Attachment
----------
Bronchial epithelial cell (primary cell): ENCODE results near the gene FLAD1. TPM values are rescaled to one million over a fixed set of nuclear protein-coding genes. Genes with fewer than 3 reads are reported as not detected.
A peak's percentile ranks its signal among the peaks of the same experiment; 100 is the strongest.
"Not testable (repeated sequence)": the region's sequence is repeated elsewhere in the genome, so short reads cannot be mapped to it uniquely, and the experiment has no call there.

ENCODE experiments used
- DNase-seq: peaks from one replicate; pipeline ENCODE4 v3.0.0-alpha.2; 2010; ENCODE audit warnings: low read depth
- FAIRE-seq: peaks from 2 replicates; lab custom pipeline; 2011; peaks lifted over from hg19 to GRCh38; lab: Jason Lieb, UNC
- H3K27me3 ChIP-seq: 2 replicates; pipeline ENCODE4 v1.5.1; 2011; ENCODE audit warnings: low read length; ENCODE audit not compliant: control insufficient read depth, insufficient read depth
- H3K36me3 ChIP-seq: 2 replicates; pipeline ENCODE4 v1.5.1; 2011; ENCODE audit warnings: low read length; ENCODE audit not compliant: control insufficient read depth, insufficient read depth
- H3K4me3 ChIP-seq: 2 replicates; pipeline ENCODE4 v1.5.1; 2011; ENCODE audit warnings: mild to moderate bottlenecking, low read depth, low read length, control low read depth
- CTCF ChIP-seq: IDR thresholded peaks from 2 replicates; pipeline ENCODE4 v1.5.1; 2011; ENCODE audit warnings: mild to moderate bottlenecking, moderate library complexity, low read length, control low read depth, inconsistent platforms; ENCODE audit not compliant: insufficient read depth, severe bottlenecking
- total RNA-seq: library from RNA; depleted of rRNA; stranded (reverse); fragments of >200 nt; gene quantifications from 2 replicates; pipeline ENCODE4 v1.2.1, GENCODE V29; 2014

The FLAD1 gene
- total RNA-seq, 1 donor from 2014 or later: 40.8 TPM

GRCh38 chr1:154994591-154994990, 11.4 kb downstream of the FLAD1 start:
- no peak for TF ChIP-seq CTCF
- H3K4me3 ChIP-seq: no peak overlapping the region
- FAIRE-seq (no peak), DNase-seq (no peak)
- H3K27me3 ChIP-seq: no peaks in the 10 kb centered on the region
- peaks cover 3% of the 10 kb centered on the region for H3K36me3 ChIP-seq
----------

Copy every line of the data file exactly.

Bronchial epithelial cell (primary cell): ENCODE results near the gene FLAD1. TPM values are rescaled to one million over a fixed set of nuclear protein-coding genes. Genes with fewer than 3 reads are reported as not detected.
A peak's percentile ranks its signal among the peaks of the same experiment; 100 is the strongest.
"Not testable (repeated sequence)": the region's sequence is repeated elsewhere in the genome, so short reads cannot be mapped to it uniquely, and the experiment has no call there.

ENCODE experiments used
- DNase-seq: peaks from one replicate; pipeline ENCODE4 v3.0.0-alpha.2; 2010; ENCODE audit warnings: low read depth
- FAIRE-seq: peaks from 2 replicates; lab custom pipeline; 2011; peaks lifted over from hg19 to GRCh38; lab: Jason Lieb, UNC
- H3K27me3 ChIP-seq: 2 replicates; pipeline ENCODE4 v1.5.1; 2011; ENCODE audit warnings: low read length; ENCODE audit not compliant: control insufficient read depth, insufficient read depth
- H3K36me3 ChIP-seq: 2 replicates; pipeline ENCODE4 v1.5.1; 2011; ENCODE audit warnings: low read length; ENCODE audit not compliant: control insufficient read depth, insufficient read depth
- H3K4me3 ChIP-seq: 2 replicates; pipeline ENCODE4 v1.5.1; 2011; ENCODE audit warnings: mild to moderate bottlenecking, low read depth, low read length, control low read depth
- CTCF ChIP-seq: IDR thresholded peaks from 2 replicates; pipeline ENCODE4 v1.5.1; 2011; ENCODE audit warnings: mild to moderate bottlenecking, moderate library complexity, low read length, control low read depth, inconsistent platforms; ENCODE audit not compliant: insufficient read depth, severe bottlenecking
- total RNA-seq: library from RNA; depleted of rRNA; stranded (reverse); fragments of >200 nt; gene quantifications from 2 replicates; pipeline ENCODE4 v1.2.1, GENCODE V29; 2014

The FLAD1 gene
- total RNA-seq, 1 donor from 2014 or later: 40.8 TPM

GRCh38 chr1:154994591-154994990, 11.4 kb downstream of the FLAD1 start:
- no peak for TF ChIP-seq CTCF
- H3K4me3 ChIP-seq: no peak overlapping the region
- FAIRE-seq (no peak), DNase-seq (no peak)
- H3K27me3 ChIP-seq: no peaks in the 10 kb centered on the region
- peaks cover 3% of the 10 kb centered on the region for H3K36me3 ChIP-seq